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Last week I attended the Pacific Northwest Writers Association Conference in Seattle where Bob Dugoni (A New York Times best-selling author) talked about the reasons we write. According to Bob, the first step in writing is to know who you are as a writer.  Knowing this will help you understand the stories you write and why you write them.  I'd never thought about this before. And in the process of thinking about it, I realized he was right-- my novel characters are born of me. They are not me, but they are always of me. 

I also know I write stories and poems about relationships. I am defined by my family of origin and the children I birthed and love.  Bob suggested we write down 5 things that define us. This is a good exercise for everyone--not only writers. It illuminates your life in so many ways--shows you who and why you are. I challenge you to try it. 


In my list, I included my mother's early death from breast cancer,  the way she sang gospel while she worked in her garden and how those songs influenced my love of language and poetry.  I listed the stories my father told me about his childhood during the great Depression, the death of his mother when he was six-years old, his alcoholic father and the way his siblings were separated--either adopted or farmed out to other family members. I included the bookmobile that stopped on our street and filled my young life with walls of stories. I listed the 1,000 square foot house I shared with my parents and four brothers. The extended family living on the same street and the way holidays were filled with drama and laughter.  

But, perhaps most significantly,  the first thing on my list was the grenade that blew up in my father's hand during his basic training at Ft. Jackson.  It's odd, in a way, because this event took place before I and three of my four brothers were born. Yet,  in many ways, that bomb exploded in our lives as well. We were all profoundly affected by it.  This smiling photograph of my dad was taken just three weeks before the grenade. In it, I see a beautiful boy, in love with my mother, optimistic for a bright future, and innocent of what awaits him.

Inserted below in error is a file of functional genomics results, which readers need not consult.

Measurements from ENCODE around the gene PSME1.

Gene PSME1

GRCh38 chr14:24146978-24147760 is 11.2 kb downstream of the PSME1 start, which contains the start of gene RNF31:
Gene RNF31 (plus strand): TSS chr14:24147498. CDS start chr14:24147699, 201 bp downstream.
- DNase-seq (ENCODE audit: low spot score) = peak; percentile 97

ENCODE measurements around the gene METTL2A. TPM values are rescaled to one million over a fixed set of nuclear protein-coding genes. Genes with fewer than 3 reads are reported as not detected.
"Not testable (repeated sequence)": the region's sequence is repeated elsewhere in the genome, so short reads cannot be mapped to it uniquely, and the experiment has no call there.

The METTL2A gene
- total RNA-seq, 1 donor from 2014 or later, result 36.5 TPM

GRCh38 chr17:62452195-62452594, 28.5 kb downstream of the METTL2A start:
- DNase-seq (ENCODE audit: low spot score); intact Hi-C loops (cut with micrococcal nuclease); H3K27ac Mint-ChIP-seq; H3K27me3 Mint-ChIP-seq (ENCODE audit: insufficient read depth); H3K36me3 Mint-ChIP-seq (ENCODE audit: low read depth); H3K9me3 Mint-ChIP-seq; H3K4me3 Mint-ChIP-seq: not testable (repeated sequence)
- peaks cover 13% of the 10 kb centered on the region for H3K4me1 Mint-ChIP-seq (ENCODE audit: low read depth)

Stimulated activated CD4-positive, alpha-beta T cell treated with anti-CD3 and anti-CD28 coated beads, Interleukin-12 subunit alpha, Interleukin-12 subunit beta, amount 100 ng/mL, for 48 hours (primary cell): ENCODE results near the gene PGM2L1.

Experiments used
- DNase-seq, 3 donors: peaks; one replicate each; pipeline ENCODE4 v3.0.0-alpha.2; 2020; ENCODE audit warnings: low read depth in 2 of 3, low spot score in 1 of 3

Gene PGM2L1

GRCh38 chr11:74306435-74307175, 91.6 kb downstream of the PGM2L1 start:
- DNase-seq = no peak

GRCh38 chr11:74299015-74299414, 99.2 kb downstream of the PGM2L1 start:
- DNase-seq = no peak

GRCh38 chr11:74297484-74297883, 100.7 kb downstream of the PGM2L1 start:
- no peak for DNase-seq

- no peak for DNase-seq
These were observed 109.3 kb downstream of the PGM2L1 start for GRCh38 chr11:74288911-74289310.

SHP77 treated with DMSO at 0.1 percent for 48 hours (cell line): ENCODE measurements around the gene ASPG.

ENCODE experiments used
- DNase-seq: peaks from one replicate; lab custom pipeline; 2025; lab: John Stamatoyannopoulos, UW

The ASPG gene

To illustrate how this event still haunts me, I'm going to share a poem written a few weeks ago.  I thought I'd said everything I needed to say about my dad and that grenade. I was wrong. Maybe we writers spend a lifetime trying to understand the one thing that most defines us.

WHOM SHALL WE BLAME?

On that July day in nineteen forty-four
you are eighteen, a country boy,
crawling through combat training at Ft. Jackson.
You see the piece of mud-caked metal
nuzzled beside a Hickory stump.
Too innocent to know there are things
we can reach for but shouldn’t,
you dig it out with your bare hands,
dust the treasure off on your khaki sleeve,
then toss it across the narrow field
of high grasses and bright yellow
dandelions to your best friend.

He turns it over, sniffs for a clue.
The smell takes him home….
Rich earth and shell-shaped blossoms
in his wife’s summer garden.
Baffled, he runs toward you,
pitches it back, an impromptu
baseball game between battle maneuvers.
When you reach up to catch it,
the pin dislodges and the grenade,
leftover from another war, explodes.
The boom reverberates for miles,
lifts your friend into a faultless sky,
a hero’s grave in Arlington.

Now, so many years later, I imagine
your hand, my father’s hand,
its long, blood-stained fingers,
buried with the pieced-together fragments
of your lost friend. That when his wife is led,
as memory will, into that yesterday, she
carries a bouquet of fresh gardenias,
steps inside the perfect rows
of white crosses and kneels in thick,
fragrant grass beside the miniature flag
on his grave. She bows her head,
prays for her husband,
and she prays for your hand.